This week, Cath Reed and Sharon Hunt from SCRP’s Education Team enjoyed a ‘real time’ insight into what goes on at the Rail Operating Centre (ROC) at Three Bridges in West Sussex.  This centre is one of twelve across the country.  Chloe Hobden at Network Rail kindly took us on a tour to show us how these advanced signalling tools and technology is helping to reduce delays, improve performance, maintain safety and provide better information to passengers across the rail network.

Our first stop was to meet the signallers who oversee the ‘traffic light system’ of the railway from their vast array of monitors and screens showing their particular area of the network.  Chloe answered our many questions and we were able to observe first-hand as  signaller, Emily carefully monitored the railway crossing at Polegate for potential hazards or obstacles on the tracks and then sent the ‘crossing clear’ signal so the barriers could be lowered and the train could safely pass through.  Chloe explained how if a member of the public is at an unmanned crossing and are unsure as to whether a train could be imminent, they can pick up the phone which will go through direct to their signallers and they’ll advise if it is safe to cross. This is particularly important if a person or a vehicle could potentially take longer than three minutes to cross the railway line. We learned how signallers can perform a ‘line block’ to enable staff to get down onto the line safely for maintenance such as clearing foliage along the track.

We were shown around the many workstations on the signalling floor which controlled the rail network in areas such as Sutton and Streatham, Kent and Sussex, London Bridge and Charing Cross to name but a few. We were interested to learn about the numerous career paths than can be followed whist working at a ROC; how the signallers engage in 12 weeks of initial training.  We were excited to be shown the signalling simulators which are used for new staff to gain confidence and competence in such a safety critical environment.  We now have so much more we can add to our careers workshops in schools in the future!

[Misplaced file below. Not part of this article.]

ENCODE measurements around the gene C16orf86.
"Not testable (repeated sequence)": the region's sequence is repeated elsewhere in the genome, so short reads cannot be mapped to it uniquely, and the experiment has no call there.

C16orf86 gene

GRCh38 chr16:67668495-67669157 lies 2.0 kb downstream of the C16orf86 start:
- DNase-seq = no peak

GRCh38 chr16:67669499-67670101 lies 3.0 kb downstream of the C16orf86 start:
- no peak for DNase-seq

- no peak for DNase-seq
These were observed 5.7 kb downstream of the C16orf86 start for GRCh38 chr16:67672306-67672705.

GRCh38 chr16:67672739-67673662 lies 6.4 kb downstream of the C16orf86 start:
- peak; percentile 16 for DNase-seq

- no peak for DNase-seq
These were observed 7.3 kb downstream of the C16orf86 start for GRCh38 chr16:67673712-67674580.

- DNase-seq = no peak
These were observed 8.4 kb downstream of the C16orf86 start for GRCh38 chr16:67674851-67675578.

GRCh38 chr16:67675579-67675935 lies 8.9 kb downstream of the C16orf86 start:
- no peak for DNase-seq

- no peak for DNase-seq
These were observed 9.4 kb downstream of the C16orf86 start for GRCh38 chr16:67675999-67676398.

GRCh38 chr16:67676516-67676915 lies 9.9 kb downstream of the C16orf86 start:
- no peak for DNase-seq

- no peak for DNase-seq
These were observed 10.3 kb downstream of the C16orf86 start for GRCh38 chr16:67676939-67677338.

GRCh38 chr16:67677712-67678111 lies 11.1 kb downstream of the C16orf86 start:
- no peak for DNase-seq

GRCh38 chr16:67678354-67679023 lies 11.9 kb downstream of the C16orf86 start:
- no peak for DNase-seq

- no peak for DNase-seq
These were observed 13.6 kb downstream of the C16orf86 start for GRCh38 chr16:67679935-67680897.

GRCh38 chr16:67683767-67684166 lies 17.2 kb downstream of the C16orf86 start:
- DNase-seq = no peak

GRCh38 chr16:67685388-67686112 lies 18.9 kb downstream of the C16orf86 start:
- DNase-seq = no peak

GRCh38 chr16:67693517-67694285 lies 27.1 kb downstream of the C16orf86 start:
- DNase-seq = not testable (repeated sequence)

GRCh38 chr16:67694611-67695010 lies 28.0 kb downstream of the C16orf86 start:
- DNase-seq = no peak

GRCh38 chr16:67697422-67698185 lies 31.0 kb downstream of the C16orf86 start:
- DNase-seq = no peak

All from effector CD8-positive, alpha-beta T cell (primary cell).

The Control Room was our next port of call and this was a busy floor with staff from GTR, Network Rail and ARL amongst others.  We observed the Train Running Controllers, Delay Attribution Managers, Social Media officer as well as many other mission critical managers. We were shown the ‘seasonal desk’ which only opens through the autumn and winter.  They look out for areas of low adhesion and oversee areas of track that require treating or jet washing, for example.  We discussed the Flying Banana as we are always asked lots of questions by children about this maintenance train.  We learned that there are several across the network, all yellow and one can be seen from Paddock Wood Station!

Through talking with Chloe and the staff at the ROC, they clarified that emergency calls from the Help Points at our stations all definitely come through to the ROC’s control room. Interestingly, we learned that the ROC doesn’t deal with power – the electrical control room (ECRO) does but they work closely with each other, so in the event of an emergency this can be actioned immediately.  With so much technology housed in one location, all ensuring the safety and reliability of our rail network; it was reassuring to learn than in the event of a power cut, there are two back up power feeds into the ROC!

We had a thoroughly enjoyable and educational experience at the ROC and will now be able to share our knowledge with the children and young people we work with in schools and in the wider community. Our thanks to Chloe and all the staff at the ROC for such a warm welcome.